I have no idea where 'private' fits into that - even you don't seem to know the difference, certainly having read your terms I have no idea - I don't think you'll find many people using your work as you think they will...


Sep 18, 2013 at 04:45

I'm with somewhatdog on this one re. the 3 common industry terms and I have to say 'private' confused me too. Thanks for all the advice and wisdom everyone, probably done as much as I can do. No doubt we'll catch up here again sometime in the future. Thanks again!


Sep 18, 2013 at 09:32

@Jay0973: Diogenes is a Free font. All of the Apostrophic Labs fonts are free. If you want the specific terms of use, here they are: http://www.myfonts.com/foundry/Apostrophic_Labs/

"The fonts from Apostrophic Laboratories are freeware and can be used as they are in any context without permission from Apostrophic Laboratories, except to produce material that is racist, criminal and/or illegal in nature." .

(You could have easily found this Myfonts link yourself, on any search engine).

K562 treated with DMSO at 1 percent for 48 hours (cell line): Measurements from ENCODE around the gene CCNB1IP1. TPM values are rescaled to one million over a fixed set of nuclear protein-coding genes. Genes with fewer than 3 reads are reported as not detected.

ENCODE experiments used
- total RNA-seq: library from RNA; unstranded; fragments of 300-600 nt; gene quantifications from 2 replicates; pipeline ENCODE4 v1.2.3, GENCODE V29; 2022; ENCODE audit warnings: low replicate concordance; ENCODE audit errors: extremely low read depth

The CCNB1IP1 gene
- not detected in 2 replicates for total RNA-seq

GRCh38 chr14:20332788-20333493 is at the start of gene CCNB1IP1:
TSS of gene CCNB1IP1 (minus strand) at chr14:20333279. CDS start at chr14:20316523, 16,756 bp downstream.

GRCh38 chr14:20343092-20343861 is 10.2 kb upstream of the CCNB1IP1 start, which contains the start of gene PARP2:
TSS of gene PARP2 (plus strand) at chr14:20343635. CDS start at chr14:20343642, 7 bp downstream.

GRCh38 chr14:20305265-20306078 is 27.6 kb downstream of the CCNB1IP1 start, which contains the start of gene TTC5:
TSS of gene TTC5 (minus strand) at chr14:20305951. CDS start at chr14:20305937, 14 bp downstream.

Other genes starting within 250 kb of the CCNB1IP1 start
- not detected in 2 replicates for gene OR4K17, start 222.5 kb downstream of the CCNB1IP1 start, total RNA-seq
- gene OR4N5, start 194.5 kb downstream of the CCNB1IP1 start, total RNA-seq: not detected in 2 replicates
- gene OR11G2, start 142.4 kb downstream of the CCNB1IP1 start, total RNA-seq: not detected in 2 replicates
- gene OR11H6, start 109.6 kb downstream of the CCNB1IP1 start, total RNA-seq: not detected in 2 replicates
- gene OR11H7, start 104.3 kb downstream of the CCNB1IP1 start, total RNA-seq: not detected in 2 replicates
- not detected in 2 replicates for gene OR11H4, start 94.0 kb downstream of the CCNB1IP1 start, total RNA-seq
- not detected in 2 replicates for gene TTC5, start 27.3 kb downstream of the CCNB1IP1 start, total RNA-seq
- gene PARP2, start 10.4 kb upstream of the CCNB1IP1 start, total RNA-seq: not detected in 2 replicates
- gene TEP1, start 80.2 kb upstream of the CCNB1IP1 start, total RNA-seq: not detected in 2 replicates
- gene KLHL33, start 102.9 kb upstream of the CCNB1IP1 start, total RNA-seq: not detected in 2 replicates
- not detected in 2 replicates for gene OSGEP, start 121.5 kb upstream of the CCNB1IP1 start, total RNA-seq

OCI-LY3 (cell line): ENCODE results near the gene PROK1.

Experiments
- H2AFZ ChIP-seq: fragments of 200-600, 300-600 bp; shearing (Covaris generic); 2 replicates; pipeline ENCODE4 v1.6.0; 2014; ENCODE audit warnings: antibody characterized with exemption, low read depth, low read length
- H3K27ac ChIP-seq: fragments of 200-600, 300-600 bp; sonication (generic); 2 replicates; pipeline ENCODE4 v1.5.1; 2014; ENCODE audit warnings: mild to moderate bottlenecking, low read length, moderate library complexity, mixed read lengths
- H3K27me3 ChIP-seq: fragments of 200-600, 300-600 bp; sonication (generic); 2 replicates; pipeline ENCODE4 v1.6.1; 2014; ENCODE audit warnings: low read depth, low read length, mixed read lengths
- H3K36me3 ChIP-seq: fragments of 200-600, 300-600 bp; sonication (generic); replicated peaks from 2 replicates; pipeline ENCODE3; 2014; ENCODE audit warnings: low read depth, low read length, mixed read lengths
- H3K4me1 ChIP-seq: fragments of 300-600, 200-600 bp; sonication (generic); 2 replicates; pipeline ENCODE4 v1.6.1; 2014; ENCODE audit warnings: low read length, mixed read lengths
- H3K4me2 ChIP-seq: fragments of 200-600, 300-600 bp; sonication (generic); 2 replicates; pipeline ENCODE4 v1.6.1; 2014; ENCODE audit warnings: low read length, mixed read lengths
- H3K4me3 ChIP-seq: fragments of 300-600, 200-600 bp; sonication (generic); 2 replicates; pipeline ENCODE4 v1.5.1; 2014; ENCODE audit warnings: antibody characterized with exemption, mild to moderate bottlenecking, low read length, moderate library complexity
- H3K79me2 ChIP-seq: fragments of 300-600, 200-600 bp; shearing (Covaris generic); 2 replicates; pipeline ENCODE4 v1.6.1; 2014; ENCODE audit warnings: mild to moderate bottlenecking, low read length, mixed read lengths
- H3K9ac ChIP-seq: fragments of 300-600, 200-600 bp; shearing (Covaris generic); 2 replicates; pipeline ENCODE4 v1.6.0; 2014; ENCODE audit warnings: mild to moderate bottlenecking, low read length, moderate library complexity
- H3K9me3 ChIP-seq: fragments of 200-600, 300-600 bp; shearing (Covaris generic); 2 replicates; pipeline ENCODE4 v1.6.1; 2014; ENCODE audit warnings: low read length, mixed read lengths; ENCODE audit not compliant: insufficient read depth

I think the only other condition is that you must read the read me text document, and from an earlier post of yours, you've already done this.

You can use the following guidelines for other fonts:

If the font is identified as Free, you can use commercially, without asking for, or receiving permission from the designer. If the designer has contact information in DaFont, they would likely appreciate receiving an e-mail with an image of how you used their font, but that's just common courtesy, not a mandatory requirement. The user DOES NOT have the right to modify a Free font, nor can the user rename the Free font, and claim that it is their personal creation.

Most fonts made prior to 2008 were either Free or Commercial, with a small number being Shareware, (similar to Free for Personal Use, but with a small fee, usually $5 - $10, for a commercial use license).

If the font is Free for Personal Use, the definition of personal use, and the licensing fee, will vary from font to font, and may be dependent on the type of commercial use for which the font is to be used. For example, If a film studio wanted to use the font for movie titles, they might pay a higher fee than someone who wants to print a flyer for an Indy rock band that plays gigs for beer.